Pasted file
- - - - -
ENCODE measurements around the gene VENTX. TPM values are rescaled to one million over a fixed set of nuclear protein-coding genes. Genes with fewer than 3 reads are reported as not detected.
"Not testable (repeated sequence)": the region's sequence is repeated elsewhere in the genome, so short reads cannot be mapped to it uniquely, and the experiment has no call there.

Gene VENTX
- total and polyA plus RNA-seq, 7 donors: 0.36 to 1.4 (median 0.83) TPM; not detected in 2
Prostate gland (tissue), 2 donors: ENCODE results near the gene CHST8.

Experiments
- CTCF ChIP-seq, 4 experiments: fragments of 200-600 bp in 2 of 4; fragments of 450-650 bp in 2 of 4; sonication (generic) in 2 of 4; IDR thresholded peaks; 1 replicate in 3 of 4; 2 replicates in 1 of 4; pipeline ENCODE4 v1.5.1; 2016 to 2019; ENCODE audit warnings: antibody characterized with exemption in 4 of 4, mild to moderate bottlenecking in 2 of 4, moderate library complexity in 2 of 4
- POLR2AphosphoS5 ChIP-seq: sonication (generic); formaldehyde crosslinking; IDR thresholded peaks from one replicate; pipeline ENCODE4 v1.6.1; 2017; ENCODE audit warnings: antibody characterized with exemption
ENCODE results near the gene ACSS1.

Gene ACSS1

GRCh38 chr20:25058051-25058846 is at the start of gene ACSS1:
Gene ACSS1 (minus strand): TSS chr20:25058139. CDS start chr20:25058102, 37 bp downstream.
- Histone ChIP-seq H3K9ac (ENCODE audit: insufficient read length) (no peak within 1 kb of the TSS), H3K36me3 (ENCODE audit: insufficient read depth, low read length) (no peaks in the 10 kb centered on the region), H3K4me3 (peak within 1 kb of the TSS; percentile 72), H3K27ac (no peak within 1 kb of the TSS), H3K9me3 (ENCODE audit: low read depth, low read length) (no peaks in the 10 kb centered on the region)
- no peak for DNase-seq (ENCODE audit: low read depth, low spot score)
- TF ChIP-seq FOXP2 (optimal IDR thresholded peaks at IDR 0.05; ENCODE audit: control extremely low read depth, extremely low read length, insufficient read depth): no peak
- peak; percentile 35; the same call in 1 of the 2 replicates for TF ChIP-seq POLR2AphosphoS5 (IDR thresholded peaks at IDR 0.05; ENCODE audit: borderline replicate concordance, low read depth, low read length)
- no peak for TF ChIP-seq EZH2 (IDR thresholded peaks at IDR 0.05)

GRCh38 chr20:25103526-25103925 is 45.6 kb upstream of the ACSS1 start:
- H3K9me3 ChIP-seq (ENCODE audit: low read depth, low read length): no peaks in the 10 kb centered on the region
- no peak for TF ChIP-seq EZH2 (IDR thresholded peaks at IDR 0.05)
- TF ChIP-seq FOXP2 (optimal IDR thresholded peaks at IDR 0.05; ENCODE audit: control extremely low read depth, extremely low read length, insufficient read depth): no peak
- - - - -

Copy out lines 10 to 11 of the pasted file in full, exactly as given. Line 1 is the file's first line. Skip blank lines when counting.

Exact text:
Gene ACSS1

GRCh38 chr20:25058051-25058846 is at the start of gene ACSS1: